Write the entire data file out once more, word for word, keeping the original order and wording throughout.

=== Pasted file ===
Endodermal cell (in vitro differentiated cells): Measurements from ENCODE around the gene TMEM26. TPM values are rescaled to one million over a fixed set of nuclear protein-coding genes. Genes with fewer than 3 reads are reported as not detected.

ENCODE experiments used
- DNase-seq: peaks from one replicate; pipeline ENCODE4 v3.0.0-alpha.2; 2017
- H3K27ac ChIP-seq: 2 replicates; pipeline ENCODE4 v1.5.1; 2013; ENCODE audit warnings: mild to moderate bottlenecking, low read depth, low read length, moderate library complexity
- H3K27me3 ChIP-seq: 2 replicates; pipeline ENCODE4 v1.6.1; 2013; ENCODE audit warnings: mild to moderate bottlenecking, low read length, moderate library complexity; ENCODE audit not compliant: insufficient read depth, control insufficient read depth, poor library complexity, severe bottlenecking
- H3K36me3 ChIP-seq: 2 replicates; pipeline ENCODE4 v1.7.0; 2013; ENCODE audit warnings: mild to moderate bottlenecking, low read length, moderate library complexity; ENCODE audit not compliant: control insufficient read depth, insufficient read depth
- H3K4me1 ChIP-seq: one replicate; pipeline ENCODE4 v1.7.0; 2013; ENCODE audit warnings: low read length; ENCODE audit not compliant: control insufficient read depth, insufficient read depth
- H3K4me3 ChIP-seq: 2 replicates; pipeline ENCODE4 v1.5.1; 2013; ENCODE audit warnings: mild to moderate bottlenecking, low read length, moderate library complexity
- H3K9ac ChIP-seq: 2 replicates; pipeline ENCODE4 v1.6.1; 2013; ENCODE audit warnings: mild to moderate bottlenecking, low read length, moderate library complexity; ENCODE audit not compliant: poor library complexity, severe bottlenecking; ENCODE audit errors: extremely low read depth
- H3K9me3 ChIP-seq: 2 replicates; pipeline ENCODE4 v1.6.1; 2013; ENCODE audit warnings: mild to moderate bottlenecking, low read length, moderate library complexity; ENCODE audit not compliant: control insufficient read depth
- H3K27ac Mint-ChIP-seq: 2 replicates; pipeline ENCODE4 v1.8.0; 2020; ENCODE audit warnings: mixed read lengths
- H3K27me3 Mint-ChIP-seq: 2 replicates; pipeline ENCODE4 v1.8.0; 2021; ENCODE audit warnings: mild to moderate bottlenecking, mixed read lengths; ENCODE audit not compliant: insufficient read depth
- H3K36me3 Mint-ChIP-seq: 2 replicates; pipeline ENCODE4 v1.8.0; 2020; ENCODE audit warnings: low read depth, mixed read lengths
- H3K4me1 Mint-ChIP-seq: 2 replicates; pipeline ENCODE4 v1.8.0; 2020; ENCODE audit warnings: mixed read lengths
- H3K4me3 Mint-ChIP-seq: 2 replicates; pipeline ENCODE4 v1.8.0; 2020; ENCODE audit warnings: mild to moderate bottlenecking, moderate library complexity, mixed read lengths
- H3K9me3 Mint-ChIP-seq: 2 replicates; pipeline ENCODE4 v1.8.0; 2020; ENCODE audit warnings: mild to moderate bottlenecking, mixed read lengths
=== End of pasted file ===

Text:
Endodermal cell (in vitro differentiated cells): Measurements from ENCODE around the gene TMEM26. TPM values are rescaled to one million over a fixed set of nuclear protein-coding genes. Genes with fewer than 3 reads are reported as not detected.

ENCODE experiments used
- DNase-seq: peaks from one replicate; pipeline ENCODE4 v3.0.0-alpha.2; 2017
- H3K27ac ChIP-seq: 2 replicates; pipeline ENCODE4 v1.5.1; 2013; ENCODE audit warnings: mild to moderate bottlenecking, low read depth, low read length, moderate library complexity
- H3K27me3 ChIP-seq: 2 replicates; pipeline ENCODE4 v1.6.1; 2013; ENCODE audit warnings: mild to moderate bottlenecking, low read length, moderate library complexity; ENCODE audit not compliant: insufficient read depth, control insufficient read depth, poor library complexity, severe bottlenecking
- H3K36me3 ChIP-seq: 2 replicates; pipeline ENCODE4 v1.7.0; 2013; ENCODE audit warnings: mild to moderate bottlenecking, low read length, moderate library complexity; ENCODE audit not compliant: control insufficient read depth, insufficient read depth
- H3K4me1 ChIP-seq: one replicate; pipeline ENCODE4 v1.7.0; 2013; ENCODE audit warnings: low read length; ENCODE audit not compliant: control insufficient read depth, insufficient read depth
- H3K4me3 ChIP-seq: 2 replicates; pipeline ENCODE4 v1.5.1; 2013; ENCODE audit warnings: mild to moderate bottlenecking, low read length, moderate library complexity
- H3K9ac ChIP-seq: 2 replicates; pipeline ENCODE4 v1.6.1; 2013; ENCODE audit warnings: mild to moderate bottlenecking, low read length, moderate library complexity; ENCODE audit not compliant: poor library complexity, severe bottlenecking; ENCODE audit errors: extremely low read depth
- H3K9me3 ChIP-seq: 2 replicates; pipeline ENCODE4 v1.6.1; 2013; ENCODE audit warnings: mild to moderate bottlenecking, low read length, moderate library complexity; ENCODE audit not compliant: control insufficient read depth
- H3K27ac Mint-ChIP-seq: 2 replicates; pipeline ENCODE4 v1.8.0; 2020; ENCODE audit warnings: mixed read lengths
- H3K27me3 Mint-ChIP-seq: 2 replicates; pipeline ENCODE4 v1.8.0; 2021; ENCODE audit warnings: mild to moderate bottlenecking, mixed read lengths; ENCODE audit not compliant: insufficient read depth
- H3K36me3 Mint-ChIP-seq: 2 replicates; pipeline ENCODE4 v1.8.0; 2020; ENCODE audit warnings: low read depth, mixed read lengths
- H3K4me1 Mint-ChIP-seq: 2 replicates; pipeline ENCODE4 v1.8.0; 2020; ENCODE audit warnings: mixed read lengths
- H3K4me3 Mint-ChIP-seq: 2 replicates; pipeline ENCODE4 v1.8.0; 2020; ENCODE audit warnings: mild to moderate bottlenecking, moderate library complexity, mixed read lengths
- H3K9me3 Mint-ChIP-seq: 2 replicates; pipeline ENCODE4 v1.8.0; 2020; ENCODE audit warnings: mild to moderate bottlenecking, mixed read lengths